Here are some highlights:
Chapman’s model, Powlison argues, fails the class “Human Nature 101.”Please take 5 minutes to read the whole thing here.
Like all secular interpretations of human psychology (even when lightly Christianized), it makes some good observations and offers some half-decent advice (of the sort that self-effort can sometimes follow). But it doesn’t really understand human psychology. That basic misunderstanding has systematic distorting and misleading effects. Fallenness not only brings ignorance about how best to love others; it brings a perverse unwillingness and inability to love. It ingrains the perception that our lusts are in fact needs, empty places inside where others have disappointed us. The empty emotional tank construct is congenial to our fallen instincts, not transformative. It leaves what we instinctively want as an unquestionable good that must somehow be fulfilled. It not only leaves fundamental self-interest unchallenged, it plays to self-interest. . . .Powlison goes on to contrast this perspective with the foreign “love language” of Christ:
The love of Christ speaks a “love language”—mercy to hellishly self-centered people—that no person can hear or understand unless God gives ears to hear. It is a language we cannot speak to others unless God makes us fluent in an essentially foreign language. We might say that the itch itself (an ear for God’s language) has to be created, because we live in such a stupor of self-centered itchiness. The love language model does not highlight those exquisite forms of love that do not “speak your language.” You and I need to learn a new language if we are to become fit to live with each other and with God. The greatest love ever shown does not speak the instinctively self-centered language of the recipients of such love. In fundamental ways, the love of Christ speaks contrary to your “love language” and “felt needs.” Does anyone naturally say, “I need You to rule me so I’m no longer ruled by what I want”? Does anyone naturally say, “For Your name’s sake, O LORD, pardon my iniquity for it is great” (Psalm 25:11)? Does anyone naturally say, “My greatest need is for mercy, and then for the wisdom to give mercy. I long for redemption. May Your kingdom come. Deliver us from evil”?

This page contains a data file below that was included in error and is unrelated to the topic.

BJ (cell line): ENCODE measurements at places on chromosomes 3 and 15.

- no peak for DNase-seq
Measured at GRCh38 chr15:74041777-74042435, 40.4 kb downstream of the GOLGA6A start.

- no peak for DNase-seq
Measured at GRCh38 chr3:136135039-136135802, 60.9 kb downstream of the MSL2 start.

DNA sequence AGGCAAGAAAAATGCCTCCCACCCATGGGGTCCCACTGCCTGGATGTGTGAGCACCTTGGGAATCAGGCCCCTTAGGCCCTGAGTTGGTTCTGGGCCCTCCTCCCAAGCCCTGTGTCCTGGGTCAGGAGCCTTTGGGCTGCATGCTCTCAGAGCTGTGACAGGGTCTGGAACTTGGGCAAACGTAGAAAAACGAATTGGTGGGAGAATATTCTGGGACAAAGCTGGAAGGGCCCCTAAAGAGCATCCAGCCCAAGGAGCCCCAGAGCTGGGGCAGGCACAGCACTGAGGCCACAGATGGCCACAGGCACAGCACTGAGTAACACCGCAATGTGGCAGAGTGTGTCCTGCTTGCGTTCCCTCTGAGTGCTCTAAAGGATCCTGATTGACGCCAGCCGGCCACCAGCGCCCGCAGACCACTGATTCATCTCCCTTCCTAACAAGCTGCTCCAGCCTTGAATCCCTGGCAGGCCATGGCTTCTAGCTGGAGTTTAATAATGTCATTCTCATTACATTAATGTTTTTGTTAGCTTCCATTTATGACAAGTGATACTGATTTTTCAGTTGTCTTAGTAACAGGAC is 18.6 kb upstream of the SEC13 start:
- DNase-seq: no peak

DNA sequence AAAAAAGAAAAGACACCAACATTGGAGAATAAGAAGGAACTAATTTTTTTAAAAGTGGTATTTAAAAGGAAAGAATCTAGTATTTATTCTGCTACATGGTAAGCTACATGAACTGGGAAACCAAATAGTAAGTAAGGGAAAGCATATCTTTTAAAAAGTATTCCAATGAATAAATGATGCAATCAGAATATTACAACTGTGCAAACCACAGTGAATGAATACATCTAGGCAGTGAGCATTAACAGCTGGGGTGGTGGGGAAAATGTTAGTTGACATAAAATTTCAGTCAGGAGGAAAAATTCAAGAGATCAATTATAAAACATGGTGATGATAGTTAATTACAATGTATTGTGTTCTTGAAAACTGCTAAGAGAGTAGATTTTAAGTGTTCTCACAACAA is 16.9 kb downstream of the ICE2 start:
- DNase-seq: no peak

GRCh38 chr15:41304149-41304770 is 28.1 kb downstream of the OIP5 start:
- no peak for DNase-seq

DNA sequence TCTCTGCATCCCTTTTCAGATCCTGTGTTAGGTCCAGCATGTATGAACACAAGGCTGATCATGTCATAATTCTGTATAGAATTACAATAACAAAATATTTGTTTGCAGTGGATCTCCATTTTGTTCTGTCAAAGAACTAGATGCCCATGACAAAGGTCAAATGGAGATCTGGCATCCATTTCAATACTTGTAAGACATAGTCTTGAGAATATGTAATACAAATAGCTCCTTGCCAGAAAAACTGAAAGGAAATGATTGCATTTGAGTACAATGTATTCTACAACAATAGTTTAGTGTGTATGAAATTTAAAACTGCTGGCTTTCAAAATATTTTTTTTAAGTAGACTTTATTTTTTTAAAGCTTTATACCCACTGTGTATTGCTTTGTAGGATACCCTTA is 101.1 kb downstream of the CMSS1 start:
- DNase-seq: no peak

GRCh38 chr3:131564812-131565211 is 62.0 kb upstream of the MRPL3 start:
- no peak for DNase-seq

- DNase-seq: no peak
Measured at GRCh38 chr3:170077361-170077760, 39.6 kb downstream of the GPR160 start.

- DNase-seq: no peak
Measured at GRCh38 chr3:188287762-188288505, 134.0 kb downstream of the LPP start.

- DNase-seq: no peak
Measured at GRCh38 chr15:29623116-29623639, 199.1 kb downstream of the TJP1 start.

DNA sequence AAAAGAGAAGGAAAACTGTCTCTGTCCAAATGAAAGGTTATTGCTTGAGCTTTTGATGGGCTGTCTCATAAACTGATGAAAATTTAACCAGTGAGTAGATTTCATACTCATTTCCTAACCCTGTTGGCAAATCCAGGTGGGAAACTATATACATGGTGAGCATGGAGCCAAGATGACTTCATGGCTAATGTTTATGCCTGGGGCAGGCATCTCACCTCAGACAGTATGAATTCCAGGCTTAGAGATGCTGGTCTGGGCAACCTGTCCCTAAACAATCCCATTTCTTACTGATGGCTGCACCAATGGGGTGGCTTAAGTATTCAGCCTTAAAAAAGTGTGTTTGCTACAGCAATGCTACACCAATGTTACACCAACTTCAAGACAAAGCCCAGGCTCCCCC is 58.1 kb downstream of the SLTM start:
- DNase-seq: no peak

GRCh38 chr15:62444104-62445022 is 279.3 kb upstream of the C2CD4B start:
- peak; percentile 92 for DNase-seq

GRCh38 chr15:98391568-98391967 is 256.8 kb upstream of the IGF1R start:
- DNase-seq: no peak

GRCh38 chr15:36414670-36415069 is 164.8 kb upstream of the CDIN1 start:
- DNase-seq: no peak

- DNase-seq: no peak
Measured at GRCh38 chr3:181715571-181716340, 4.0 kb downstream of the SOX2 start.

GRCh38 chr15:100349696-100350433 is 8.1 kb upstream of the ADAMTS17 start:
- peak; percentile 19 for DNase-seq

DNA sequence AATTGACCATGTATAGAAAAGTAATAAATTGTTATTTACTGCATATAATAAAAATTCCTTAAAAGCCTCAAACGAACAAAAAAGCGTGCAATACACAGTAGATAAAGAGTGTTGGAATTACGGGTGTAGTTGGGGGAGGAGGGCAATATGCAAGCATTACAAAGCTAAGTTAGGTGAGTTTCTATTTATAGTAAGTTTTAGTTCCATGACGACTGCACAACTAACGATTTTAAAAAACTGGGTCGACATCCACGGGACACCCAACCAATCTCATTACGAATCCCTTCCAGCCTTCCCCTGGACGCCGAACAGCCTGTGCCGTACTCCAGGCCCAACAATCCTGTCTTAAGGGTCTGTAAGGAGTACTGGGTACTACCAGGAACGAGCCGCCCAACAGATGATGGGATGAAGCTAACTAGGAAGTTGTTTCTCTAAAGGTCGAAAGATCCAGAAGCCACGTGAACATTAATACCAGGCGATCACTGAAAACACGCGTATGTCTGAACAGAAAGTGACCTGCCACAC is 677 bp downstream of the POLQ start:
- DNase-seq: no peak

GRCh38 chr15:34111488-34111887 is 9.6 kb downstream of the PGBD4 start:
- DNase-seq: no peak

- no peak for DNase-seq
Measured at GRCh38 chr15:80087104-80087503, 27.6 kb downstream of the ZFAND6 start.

God’s grace aims to destroy the lordship of the five love languages, even while teaching us to speak the countless love languages with greater fluency.
While this book has some excellent insight into how people communicate love, it can be understood and practiced in a way very contrary to the Kingdom ethic of love we find in the Sermon on the Mount. King of Grace church is going through a series on the Sermon on the Mount entitled, "Kingdom Living". Listen to the message on Kingdom love, "Be Perfect", here.